coronavirus chicago

Reopening Plan for Chicago's Lakefront, Bars Unveiled

The lakefront has been closed since late March to restrict large gatherings and slow the spread of the deadly coronavirus

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Chicago Mayor Lori Lightfoot on Monday announced plans to reopen the city's lakefront and area bars, but with some changes and new restrictions in place.

Beginning June 22, the Lakefront Trail will open east of Lake Shore Drive from 6 a.m. to 7 p.m. daily, but constant motion will be required. Beaches and parks east of Lake Shore Drive will remain closed, however.

The 18-mile Lakefront Trail will be open for exercise and transit only, and no other recreational activities will be allowed, the mayor's office said, stating "Chicagoans must abide by a 'keep it moving' strategy where only walking, running, biking, and rollerblading will be allowed."

"At this time, the Chicago Park District will not allow congregating, gathering or use of park amenities, which includes but is not limited to, stationary activities, fitness classes, barbeques, beaches, and picnicking," the mayor's office said in a release.

Roughly half of the more than 50 access points to the lakefront will remain closed in an effort to minimize traffic, officials said.

“The trail is one of our city’s most treasured lakefront amenities,” Chicago Park District General Superintendent and CEO Michael Kelly said in a statement. “We are excited to share plans to reopen the trail, encourage active living and provide guidance on how people can begin resuming activities safely.”

There will also be so-called "Social Distancing Ambassadors" stationed along the trail to "educate the public and manage the flow of traffic."

In addition, bars, taverns and breweries can offer outside services beginning Wednesday.

That means outdoor patios, rooftops, rooms with retractable roofs and indoor spaces where 50% or more of a wall can be removed by opening windows, doors, or panels.

Additionally, venues with a Tavern License will now be eligible for an Expanded Outdoor Dining Permit, which will allow them to expand outdoor seating on their properties, including in parking lots.

Bars and breweries may also participate if they are on some of the streets across the city closing to traffic to allow for outdoor seating.

“Craft brewers across the city are grateful to Mayor Lightfoot and her team for their efforts to include brewery taprooms in phase three for outdoor dining. We look forward to safely reopening with continued adherence to all the guidelines provided by our public health officials," Kevin Cary, owner of Begyle Brewing and president of the Illinois Craft Brewers Guild, said in a statement.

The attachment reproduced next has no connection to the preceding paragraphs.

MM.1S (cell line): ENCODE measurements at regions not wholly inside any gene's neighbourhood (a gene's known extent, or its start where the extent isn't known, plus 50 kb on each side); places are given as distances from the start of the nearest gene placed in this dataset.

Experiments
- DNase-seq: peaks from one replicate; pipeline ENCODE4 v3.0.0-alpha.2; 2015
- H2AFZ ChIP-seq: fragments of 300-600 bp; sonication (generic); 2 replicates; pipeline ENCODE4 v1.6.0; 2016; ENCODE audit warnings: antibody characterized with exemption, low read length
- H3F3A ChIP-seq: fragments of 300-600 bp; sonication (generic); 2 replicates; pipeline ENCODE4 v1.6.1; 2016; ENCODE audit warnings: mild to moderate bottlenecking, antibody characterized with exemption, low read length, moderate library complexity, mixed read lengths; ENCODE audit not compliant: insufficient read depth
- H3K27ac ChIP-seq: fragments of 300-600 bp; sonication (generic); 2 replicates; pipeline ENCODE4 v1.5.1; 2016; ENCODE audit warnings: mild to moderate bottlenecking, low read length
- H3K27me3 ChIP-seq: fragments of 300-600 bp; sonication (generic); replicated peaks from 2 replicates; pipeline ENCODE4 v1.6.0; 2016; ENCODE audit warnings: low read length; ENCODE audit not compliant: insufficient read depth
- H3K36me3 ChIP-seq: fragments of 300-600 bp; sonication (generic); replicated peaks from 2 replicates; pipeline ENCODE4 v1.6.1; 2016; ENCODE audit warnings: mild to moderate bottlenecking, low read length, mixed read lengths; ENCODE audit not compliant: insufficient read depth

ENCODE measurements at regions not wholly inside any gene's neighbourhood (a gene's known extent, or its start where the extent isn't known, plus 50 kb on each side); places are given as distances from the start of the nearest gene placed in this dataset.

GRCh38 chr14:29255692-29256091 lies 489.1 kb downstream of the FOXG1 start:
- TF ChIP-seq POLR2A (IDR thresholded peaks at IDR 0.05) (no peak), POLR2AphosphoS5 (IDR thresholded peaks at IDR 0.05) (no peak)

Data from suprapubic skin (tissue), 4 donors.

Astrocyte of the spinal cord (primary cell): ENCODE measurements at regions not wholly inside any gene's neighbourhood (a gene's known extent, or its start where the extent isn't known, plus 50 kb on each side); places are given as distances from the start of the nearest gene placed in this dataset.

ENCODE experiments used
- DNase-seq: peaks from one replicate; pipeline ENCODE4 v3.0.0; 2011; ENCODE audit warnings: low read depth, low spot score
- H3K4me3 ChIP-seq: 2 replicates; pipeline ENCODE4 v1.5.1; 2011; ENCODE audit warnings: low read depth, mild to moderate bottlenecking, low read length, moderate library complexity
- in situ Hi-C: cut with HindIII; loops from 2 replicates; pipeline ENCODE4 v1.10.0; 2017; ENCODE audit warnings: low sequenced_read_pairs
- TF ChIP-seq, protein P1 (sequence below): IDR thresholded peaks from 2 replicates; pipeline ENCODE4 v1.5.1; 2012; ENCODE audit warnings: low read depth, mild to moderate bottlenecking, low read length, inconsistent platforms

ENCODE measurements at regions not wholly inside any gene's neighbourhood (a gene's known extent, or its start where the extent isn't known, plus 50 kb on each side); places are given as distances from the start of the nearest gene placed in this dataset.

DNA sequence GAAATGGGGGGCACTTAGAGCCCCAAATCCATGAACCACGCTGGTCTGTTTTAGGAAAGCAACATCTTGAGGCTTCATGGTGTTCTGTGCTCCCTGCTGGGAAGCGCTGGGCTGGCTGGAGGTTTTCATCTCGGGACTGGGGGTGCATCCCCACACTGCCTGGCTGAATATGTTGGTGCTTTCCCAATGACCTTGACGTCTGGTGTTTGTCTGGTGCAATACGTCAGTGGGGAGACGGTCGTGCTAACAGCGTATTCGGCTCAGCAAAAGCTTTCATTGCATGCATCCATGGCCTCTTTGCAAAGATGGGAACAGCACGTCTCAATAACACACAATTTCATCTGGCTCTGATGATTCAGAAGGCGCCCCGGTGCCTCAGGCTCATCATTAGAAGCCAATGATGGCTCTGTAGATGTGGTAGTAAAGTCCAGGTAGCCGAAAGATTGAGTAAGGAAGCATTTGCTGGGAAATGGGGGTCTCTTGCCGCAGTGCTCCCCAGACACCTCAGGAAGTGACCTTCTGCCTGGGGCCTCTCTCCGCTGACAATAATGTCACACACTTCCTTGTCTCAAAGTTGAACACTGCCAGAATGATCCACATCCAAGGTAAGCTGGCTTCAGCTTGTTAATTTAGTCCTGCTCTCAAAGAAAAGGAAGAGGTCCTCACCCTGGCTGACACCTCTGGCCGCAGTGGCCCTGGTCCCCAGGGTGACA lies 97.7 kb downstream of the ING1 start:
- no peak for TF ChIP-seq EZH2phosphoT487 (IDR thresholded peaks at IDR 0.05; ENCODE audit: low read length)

Lightfoot had been hinting at plans to reopen the city's lakefront and ease further restrictions in phase three for weeks. On Friday, Chicago Department of Public Health Commissioner Dr. Allison Arwady noted that an announcement could be coming this week.

Chicago entered phase three of its reopening plan on June 3, allowing several small businesses to reopen with new guidelines and limitations, as well as permitting gatherings of up to 10 people.

The new phase did not immediately allow the reopening of the lakefront, which has been closed since late March to slow the spread of the deadly coronavirus.

On reopening the lakefront, Lightfoot has hinted several times that there may be changes and restrictions when it reopens to reduce crowds and accommodate for social distancing guidelines.

“What I don't want to see happen is scenes that we've seen, for example, from other states, where you open up a resource that people really love and enjoy, and then it gets mobbed,” Lightfoot said late last month. “And you see people abandoning all of the hard work and social distancing and public health guidance that really got us to the point where we can even talk about opening.”

Lightfoot said she’s been working with stakeholders and city aldermen to prepare guidance for residents hoping to enjoy the many features the lakefront provides, while incorporating examples from around the country.

“We’ve spent a lot of time, for example, looking at Los Angeles County and what they've done with their beaches,” Lightfoot said before noting her biggest challenges. “For us, it's not just the beach. It's not just the lakefront path. It's not just the parks that are adjacent to it, and the golf courses, so there's a lot that goes into our consideration of how we open this back up.”

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